Dr. Hollington and Peers,
According to Alenezi et al. (2020), malicious software, malware for short, is the name given to a variety of hostile or intrusive software (Alenezi et al., 2020). Malware is created and used by cybercriminals for different reasons such as stealing data, bypassing access controls, and harming the target computer including its data and applications (Alenezi et al., 2020). Alenezi et al. states how the early intentions of malware were not to harm, steal, or manipulate, but rather for reason including pranks, finding loopholes in systems, and experimentation gone wrong (Alenezi et al., 2020). Since early malware was not created for financial gain, the malware lacked stealth as it was not trying to hide from antivirus programs and was limited in that ir would replicate and not mutate like modern malware (Alenezi et al., 2020).
As the internet has continued to expand, malware and its motivations have evolved with it. One change in modern malware is the goal of financial gain. According to Alenezi et al. (2020), malware has become a profitable industry with the introduction of ransomware which gives cybercriminals the opportunity to extort businesses for large sums of money, especially with the birth of anonymous online payment services (Alenezi et al., 2020). The WannaCry ransomware worm shows the effectiveness of new malware tactics as this worm was able to infect over 200,000 devices spanning 150 countries in just days, taking down the networks of government systems, railway networks, hospitals, and private businesses (Beaman et al., 2021). According to Alenezi et al. (2020), another goal of modern malware is for virtual espionage and sabotage (Alenezi et al., 2020). This motive has seen governments and military forces create malware as it can be used as a powerful weapon by causing damage without affecting human life, which can be seen in the Stuxnet malware attack (Alenezi et al., 2020). Since new malware is designed to cause damage and acquire money, the code has features such as mutation ability which allow malware to change and adapt to different environments, aiding in its ability to bypass security controls and antimalware programs (Alenezi et al., 2020).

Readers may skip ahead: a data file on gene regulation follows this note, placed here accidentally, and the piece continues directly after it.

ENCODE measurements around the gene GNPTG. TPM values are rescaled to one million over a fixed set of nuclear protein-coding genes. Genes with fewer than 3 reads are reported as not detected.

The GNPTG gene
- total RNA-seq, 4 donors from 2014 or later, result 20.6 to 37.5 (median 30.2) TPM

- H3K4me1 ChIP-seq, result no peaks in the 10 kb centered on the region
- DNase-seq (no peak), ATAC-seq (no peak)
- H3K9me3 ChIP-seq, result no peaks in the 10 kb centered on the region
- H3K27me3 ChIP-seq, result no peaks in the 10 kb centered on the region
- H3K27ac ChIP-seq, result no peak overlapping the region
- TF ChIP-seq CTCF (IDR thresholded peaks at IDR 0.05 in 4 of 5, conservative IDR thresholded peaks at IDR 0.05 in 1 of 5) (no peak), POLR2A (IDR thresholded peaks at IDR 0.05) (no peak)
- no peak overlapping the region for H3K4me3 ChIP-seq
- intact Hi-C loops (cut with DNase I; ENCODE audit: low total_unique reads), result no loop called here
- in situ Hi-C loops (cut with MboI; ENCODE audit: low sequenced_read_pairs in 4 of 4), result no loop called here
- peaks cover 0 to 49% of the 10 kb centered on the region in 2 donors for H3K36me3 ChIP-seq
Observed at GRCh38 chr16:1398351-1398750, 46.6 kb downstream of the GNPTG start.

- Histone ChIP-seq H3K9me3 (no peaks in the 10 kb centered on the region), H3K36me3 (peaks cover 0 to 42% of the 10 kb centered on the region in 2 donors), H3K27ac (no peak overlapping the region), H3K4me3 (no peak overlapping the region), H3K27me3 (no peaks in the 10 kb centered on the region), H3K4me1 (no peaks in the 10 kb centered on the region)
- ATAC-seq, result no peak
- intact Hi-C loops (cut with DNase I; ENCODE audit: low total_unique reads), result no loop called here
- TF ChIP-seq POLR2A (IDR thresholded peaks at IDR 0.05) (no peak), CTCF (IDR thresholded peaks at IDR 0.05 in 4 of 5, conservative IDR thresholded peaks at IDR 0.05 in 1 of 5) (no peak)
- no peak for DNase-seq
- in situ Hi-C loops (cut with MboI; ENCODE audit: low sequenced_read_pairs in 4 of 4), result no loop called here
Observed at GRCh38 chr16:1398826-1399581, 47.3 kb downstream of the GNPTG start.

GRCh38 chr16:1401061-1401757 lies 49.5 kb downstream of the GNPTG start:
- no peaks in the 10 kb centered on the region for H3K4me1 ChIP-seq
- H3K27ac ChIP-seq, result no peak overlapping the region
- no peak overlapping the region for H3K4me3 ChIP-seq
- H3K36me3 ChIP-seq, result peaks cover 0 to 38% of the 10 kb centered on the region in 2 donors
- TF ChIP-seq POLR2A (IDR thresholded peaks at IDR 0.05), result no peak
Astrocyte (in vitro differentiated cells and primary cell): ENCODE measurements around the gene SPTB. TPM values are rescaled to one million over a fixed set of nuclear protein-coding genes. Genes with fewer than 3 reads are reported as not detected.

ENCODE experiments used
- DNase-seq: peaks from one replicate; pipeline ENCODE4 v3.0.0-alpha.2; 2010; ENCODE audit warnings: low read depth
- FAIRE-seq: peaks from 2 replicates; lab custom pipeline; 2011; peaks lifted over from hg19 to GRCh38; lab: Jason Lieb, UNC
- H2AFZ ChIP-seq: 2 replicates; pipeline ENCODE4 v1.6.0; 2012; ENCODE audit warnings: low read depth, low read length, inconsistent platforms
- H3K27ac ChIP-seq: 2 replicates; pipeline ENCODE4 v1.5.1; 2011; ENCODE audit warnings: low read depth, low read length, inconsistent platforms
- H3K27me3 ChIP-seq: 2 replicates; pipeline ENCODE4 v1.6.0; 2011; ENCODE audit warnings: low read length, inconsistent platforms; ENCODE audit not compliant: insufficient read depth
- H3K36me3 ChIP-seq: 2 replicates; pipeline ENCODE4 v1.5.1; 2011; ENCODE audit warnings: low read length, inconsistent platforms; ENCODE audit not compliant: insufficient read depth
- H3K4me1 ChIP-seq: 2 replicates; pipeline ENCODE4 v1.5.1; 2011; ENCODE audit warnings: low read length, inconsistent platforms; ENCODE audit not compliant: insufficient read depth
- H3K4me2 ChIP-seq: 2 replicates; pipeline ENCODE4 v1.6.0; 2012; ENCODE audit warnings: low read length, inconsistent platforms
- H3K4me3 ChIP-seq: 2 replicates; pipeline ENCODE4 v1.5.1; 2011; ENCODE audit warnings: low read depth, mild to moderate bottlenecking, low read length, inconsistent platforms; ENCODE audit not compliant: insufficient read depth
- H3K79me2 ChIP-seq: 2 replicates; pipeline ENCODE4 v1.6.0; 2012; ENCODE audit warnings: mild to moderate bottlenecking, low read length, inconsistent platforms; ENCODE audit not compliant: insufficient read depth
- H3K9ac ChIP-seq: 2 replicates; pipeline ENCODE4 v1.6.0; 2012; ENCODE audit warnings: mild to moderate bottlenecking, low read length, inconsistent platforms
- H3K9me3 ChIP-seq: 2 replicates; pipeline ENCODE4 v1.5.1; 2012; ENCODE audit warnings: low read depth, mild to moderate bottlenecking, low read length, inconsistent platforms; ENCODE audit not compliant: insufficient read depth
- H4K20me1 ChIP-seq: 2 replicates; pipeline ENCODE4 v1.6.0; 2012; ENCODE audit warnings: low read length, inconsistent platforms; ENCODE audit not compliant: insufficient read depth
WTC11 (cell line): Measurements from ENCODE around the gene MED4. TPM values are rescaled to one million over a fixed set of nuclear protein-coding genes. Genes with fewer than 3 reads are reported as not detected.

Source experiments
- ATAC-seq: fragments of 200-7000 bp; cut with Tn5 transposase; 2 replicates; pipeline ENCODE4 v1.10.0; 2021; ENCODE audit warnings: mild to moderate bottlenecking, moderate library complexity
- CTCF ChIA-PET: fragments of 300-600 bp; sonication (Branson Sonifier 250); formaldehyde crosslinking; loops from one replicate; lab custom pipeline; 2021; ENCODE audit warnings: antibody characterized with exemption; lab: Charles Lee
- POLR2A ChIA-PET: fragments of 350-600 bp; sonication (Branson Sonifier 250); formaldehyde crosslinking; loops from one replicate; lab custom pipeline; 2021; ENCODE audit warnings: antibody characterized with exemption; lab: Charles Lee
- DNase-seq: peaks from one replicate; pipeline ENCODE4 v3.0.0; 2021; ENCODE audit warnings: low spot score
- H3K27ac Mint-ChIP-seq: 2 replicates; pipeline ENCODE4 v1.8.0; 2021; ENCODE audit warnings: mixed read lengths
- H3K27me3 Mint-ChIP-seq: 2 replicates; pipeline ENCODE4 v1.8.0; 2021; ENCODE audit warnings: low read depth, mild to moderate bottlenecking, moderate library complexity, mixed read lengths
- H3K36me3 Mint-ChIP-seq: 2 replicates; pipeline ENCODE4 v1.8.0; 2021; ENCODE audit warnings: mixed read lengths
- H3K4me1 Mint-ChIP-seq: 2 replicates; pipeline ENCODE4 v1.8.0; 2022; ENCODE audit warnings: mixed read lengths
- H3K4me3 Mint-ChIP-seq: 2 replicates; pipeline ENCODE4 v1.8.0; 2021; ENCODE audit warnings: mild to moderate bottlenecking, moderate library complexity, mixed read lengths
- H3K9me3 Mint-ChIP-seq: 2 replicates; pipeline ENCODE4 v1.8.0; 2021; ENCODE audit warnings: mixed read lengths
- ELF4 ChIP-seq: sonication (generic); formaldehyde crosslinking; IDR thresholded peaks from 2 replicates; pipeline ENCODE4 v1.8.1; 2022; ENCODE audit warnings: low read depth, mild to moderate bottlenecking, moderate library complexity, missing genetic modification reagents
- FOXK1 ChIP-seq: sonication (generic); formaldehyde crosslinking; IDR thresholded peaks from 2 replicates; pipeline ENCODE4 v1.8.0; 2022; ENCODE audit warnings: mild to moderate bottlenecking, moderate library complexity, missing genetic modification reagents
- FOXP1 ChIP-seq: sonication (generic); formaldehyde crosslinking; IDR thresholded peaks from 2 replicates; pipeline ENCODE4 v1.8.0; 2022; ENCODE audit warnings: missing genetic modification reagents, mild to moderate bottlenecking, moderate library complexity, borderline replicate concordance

The evolution of malware, its new motives, and the expansion of the internet as whole has created a sizeable challenge for investigators. One way to keep up with this challenge to is to stay up to date with the new malware threats. Internet of things (IOT) devices have become more prevelant in recent years and provide attackers with more surface area to gain network access and can even compromise several IOT devices to create botnets which can be leveraged in distributed denial of service (DDOS) attacks (Gounder & Farik, 2018). Another solution that investigators can leverage is to take a proactive approach to malware defense by keeping the network fully patched by installing the latest firmware versions that fix prior vulnerable versions (Gounder & Farik, 2018).
Alenezi, M., Alabdulrazzaq, H., Alshaher, A., & Alkharang, M. (2020, December 3). Evolution of Malware Threats and Techniques: A Review. International Journal of Communication Networks and Information Security (IJCNIS), 12. https://www.researchgate.net/publication/349324759_Evolution_of_Malware_Threats_and_Techniques_A_Review
Beaman, C., Barkworth, A., Akande, T., Hakak, S., & Khan, M. (2021, September 24). Ransomware: Recent advances, analysis, challenges and future research directions. Elsevier Public Health Emergency Collection. https://www.ncbi.nlm.nih.gov/pmc/articles/PMC8463105/
Gounder, M., & Farik, M. (2018, June 6). New Ways To Fight Malware. NTERNATIONAL JOURNAL OF SCIENTIFIC & TECHNOLOGY RESEARCH, 6. https://www.researchgate.net/publication/317920910_New_Ways_To_Fight_Malware
Dr. Hollington and Peers, According to Alenezi et al. (2020), malicious software
Dr. Hollington and Peers,